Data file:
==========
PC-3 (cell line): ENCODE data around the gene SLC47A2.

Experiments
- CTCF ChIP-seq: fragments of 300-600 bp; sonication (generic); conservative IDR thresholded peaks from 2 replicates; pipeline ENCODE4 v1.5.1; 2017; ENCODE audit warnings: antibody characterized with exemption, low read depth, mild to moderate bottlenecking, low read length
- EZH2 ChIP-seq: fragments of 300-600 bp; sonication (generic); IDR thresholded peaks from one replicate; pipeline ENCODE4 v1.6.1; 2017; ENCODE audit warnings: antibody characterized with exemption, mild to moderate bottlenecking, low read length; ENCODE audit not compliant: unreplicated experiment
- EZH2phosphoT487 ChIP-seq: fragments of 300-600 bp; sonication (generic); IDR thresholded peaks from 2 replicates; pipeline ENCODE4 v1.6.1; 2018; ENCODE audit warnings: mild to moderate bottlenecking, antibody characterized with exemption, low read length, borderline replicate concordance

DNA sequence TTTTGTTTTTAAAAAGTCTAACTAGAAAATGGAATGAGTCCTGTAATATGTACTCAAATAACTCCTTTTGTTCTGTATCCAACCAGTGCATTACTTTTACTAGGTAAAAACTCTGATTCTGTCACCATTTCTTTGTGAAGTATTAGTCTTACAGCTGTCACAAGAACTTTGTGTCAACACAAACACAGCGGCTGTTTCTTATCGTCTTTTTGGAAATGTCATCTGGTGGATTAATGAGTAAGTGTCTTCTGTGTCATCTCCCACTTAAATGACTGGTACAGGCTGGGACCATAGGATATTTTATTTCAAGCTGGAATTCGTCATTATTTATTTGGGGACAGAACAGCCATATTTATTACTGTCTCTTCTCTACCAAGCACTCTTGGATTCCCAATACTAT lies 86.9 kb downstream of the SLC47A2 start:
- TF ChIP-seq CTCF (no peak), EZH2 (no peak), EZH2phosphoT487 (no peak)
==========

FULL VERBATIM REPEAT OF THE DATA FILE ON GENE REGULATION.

PC-3 (cell line): ENCODE data around the gene SLC47A2.

Experiments
- CTCF ChIP-seq: fragments of 300-600 bp; sonication (generic); conservative IDR thresholded peaks from 2 replicates; pipeline ENCODE4 v1.5.1; 2017; ENCODE audit warnings: antibody characterized with exemption, low read depth, mild to moderate bottlenecking, low read length
- EZH2 ChIP-seq: fragments of 300-600 bp; sonication (generic); IDR thresholded peaks from one replicate; pipeline ENCODE4 v1.6.1; 2017; ENCODE audit warnings: antibody characterized with exemption, mild to moderate bottlenecking, low read length; ENCODE audit not compliant: unreplicated experiment
- EZH2phosphoT487 ChIP-seq: fragments of 300-600 bp; sonication (generic); IDR thresholded peaks from 2 replicates; pipeline ENCODE4 v1.6.1; 2018; ENCODE audit warnings: mild to moderate bottlenecking, antibody characterized with exemption, low read length, borderline replicate concordance

DNA sequence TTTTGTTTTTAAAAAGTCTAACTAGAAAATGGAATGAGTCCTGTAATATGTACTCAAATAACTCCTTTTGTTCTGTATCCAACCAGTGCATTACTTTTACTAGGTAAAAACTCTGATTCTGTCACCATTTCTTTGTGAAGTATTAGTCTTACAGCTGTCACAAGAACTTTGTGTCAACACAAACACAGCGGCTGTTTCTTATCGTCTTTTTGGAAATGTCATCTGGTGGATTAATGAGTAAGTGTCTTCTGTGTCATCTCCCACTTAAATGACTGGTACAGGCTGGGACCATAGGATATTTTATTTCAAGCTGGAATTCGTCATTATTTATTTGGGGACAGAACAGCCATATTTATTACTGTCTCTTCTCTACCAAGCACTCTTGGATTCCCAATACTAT lies 86.9 kb downstream of the SLC47A2 start:
- TF ChIP-seq CTCF (no peak), EZH2 (no peak), EZH2phosphoT487 (no peak)